Using Prophylactic Cranial Irradiation (PCI) To Treat SCLC
New treatment options for small cell lung cancer (SCLC) are of the utmost importance. Although medications have not changed much for SCLC over the years, other treatment options, like radiation, are on the rise.1
SCLC makes up about 15 percent of all lung cancers, and many will be treated with chemotherapy, radiation, or both.1 SCLC can spread throughout the body (metastasize). One of the places it tends to spread to is the brain. This can cause many serious issues that can impact a person’s quality of life, including seizures. One option that has gained interest in preventing this spread to the brain is prophylactic cranial irradiation (PCI).
What is PCI?
PCI involves delivering radiation to the brain. A machine sends this radiation in doses stronger than normal x-rays. This is much like the radiation that can be given to the chest to treat the original site of a person’s lung cancer. PCI is called prophylactic because it is preventative. It is used to help prevent spread to the brain before it actually happens.2
Since it can help prevent cancer rather than treat an existing tumor, a lower dose of radiation can be used. This helps reduce side effects. Most people will undergo PCI for a few minutes each session, 5 days a week. PCI also lasts for a shorter amount of time than traditional radiation. Most people will not undergo PCI for more than 3 weeks. PCI is not painful.2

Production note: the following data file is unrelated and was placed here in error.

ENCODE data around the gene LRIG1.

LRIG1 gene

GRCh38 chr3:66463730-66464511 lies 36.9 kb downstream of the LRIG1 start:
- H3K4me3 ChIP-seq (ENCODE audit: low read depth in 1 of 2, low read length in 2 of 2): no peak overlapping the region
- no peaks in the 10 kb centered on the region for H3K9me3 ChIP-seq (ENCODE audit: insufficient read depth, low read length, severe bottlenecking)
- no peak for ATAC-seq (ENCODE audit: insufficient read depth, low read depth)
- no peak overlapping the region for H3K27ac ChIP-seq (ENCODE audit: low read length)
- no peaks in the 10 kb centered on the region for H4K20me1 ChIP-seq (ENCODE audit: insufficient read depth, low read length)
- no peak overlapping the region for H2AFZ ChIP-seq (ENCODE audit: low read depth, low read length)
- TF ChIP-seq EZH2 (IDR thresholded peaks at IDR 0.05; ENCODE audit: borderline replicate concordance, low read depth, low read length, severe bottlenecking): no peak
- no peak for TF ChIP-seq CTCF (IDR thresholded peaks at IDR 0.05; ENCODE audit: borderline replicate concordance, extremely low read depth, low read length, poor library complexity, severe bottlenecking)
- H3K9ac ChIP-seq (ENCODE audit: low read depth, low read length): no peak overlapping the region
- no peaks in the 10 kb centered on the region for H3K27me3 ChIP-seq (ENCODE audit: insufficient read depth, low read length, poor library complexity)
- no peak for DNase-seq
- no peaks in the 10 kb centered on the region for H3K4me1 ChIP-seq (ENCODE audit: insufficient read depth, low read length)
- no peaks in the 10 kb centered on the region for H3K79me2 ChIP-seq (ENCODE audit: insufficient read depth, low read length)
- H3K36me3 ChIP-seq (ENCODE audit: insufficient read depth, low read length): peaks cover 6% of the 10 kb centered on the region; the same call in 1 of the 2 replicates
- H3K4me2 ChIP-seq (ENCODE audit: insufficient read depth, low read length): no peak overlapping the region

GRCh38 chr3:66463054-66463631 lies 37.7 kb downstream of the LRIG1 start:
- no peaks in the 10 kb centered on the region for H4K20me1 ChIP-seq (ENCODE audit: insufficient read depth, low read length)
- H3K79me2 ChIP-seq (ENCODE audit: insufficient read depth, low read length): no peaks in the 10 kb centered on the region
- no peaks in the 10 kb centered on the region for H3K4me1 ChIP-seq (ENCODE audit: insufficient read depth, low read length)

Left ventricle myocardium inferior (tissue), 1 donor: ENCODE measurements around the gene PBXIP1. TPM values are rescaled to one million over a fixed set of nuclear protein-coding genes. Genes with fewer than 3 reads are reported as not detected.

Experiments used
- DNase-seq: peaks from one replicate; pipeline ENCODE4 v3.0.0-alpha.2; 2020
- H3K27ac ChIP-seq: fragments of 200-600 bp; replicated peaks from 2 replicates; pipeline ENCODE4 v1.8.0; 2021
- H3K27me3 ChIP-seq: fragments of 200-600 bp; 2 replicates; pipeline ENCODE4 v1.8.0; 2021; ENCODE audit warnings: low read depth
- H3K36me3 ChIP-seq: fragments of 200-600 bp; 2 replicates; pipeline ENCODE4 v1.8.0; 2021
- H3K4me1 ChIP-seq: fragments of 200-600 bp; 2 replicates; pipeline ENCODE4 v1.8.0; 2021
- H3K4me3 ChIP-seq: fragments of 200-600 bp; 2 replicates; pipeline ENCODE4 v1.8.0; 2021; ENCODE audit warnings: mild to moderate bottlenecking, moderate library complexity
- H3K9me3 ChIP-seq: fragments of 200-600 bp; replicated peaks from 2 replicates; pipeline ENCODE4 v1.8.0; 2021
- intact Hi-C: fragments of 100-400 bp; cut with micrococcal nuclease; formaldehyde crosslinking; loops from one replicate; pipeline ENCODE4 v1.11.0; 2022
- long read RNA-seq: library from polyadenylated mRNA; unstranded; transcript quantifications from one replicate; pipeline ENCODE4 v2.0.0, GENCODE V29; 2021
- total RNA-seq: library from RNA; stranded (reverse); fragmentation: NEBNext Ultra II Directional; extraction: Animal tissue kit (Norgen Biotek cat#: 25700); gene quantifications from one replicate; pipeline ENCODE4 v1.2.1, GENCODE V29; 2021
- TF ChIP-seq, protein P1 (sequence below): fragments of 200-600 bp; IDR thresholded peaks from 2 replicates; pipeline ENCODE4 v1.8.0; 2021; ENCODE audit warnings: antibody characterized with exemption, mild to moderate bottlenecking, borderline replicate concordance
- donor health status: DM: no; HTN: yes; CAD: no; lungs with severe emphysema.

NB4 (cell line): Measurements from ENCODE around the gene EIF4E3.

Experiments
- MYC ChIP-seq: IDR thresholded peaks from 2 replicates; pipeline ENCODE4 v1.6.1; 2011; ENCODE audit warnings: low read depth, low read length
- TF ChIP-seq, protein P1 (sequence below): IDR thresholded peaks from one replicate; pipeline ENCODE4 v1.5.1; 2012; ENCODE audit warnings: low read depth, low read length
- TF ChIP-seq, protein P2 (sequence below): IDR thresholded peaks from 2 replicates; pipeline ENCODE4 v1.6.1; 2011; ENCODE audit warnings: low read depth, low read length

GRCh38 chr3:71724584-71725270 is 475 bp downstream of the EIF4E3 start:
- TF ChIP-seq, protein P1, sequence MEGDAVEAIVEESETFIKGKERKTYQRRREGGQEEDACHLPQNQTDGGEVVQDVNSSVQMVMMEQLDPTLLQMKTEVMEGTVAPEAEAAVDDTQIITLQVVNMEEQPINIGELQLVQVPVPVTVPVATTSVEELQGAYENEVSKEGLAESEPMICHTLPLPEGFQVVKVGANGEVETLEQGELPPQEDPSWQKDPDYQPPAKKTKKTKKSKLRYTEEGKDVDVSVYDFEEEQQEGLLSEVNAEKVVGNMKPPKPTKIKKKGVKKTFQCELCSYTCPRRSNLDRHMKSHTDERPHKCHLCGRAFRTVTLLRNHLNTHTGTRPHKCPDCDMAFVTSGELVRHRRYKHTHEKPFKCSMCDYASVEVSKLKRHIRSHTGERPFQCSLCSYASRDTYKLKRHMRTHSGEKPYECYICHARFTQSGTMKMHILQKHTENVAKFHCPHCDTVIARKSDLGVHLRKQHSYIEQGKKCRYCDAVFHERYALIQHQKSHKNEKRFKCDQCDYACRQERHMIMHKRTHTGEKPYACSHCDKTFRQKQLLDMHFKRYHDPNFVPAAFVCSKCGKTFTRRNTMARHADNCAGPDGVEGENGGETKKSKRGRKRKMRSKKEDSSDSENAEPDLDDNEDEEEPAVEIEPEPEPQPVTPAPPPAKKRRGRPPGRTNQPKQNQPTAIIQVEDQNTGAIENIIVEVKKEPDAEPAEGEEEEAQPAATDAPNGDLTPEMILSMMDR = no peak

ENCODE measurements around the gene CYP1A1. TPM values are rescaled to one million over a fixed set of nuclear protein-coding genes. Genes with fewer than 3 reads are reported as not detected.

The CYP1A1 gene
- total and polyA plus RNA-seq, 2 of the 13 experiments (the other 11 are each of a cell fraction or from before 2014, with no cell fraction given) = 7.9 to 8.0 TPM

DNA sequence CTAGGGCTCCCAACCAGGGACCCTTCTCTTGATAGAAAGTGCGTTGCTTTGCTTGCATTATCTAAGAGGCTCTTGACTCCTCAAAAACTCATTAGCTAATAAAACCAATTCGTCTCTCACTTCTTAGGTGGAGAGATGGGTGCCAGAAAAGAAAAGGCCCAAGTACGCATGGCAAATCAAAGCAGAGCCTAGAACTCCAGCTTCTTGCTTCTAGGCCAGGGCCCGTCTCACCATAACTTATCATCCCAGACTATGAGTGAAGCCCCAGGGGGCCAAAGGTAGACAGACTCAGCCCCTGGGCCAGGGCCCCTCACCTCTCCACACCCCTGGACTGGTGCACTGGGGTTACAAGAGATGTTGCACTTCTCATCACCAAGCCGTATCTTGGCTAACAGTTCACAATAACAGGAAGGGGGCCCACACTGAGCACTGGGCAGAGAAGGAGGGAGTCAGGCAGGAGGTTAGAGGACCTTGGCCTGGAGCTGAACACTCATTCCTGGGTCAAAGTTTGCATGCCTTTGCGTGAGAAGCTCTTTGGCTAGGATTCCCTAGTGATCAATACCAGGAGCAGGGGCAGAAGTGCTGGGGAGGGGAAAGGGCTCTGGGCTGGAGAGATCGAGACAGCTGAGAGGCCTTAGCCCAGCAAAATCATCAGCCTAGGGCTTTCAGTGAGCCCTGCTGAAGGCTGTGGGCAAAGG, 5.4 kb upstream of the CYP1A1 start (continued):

When is PCI used?
In many cases, a person will get a brain scan (MRI) before getting PCI to make sure there is no visible cancer. PCI can kill cancer cells that are just starting to spread to the brain before they are detected on scans. This can be helpful in preventing or slowing spread to the brain.
PCI may be recommended in a variety of different situations. Often, it is for people whose lung cancer has responded to chemotherapy and other radiation. Your doctor can help you determine if PCI is right for your specific case.
What are the side effects of PCI?
The most common side effects of PCI include:1,2
- Rash or redness around the face or head (where the radiation is given)
- Fatigue or tiredness
- Nausea, vomiting, loss of appetite, or weight loss
- Hair loss
- Confusion or memory issues
Many of these side effects will improve after PCI treatment is over. However, some after effects, especially those involving the brain (including confusion or memory problems), may be longer-term or permanent.1,2 Although these side effects can be concerning, the risks of having lung cancer that spreads to the brain are serious. You and your doctor can weigh the risk of side effects and the potential benefits of treatment to determine the best treatment plan for you.
What does the research say?
Research on PCI for preventing brain metastasis in lung cancer is mixed. Some have suggested that PCI decreases the risk of lung cancer’s spread to the brain and improves overall survival time. Others have suggested that these benefits may only be found in those who have more limited-stage SCLC (cancer that is detected early and has not spread to other parts of the body).2,3
Like any treatment option, PCI can impact different people in a variety of ways. It may be helpful for some, while not significantly benefiting others. More research is needed to understand the full effect PCI might have on lung cancer and its spread to the brain.
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